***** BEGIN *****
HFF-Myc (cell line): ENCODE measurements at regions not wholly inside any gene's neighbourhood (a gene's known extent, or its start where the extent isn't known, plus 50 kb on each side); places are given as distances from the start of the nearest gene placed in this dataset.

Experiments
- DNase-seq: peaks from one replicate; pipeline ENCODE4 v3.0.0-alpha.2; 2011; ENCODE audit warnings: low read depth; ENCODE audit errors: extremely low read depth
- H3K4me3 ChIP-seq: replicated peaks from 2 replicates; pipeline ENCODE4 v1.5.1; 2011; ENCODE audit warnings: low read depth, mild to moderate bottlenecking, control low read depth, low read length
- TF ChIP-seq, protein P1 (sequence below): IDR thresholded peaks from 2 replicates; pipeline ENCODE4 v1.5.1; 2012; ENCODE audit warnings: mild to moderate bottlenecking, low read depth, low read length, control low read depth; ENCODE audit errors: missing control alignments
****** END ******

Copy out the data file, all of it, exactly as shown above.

HFF-Myc (cell line): ENCODE measurements at regions not wholly inside any gene's neighbourhood (a gene's known extent, or its start where the extent isn't known, plus 50 kb on each side); places are given as distances from the start of the nearest gene placed in this dataset.

Experiments
- DNase-seq: peaks from one replicate; pipeline ENCODE4 v3.0.0-alpha.2; 2011; ENCODE audit warnings: low read depth; ENCODE audit errors: extremely low read depth
- H3K4me3 ChIP-seq: replicated peaks from 2 replicates; pipeline ENCODE4 v1.5.1; 2011; ENCODE audit warnings: low read depth, mild to moderate bottlenecking, control low read depth, low read length
- TF ChIP-seq, protein P1 (sequence below): IDR thresholded peaks from 2 replicates; pipeline ENCODE4 v1.5.1; 2012; ENCODE audit warnings: mild to moderate bottlenecking, low read depth, low read length, control low read depth; ENCODE audit errors: missing control alignments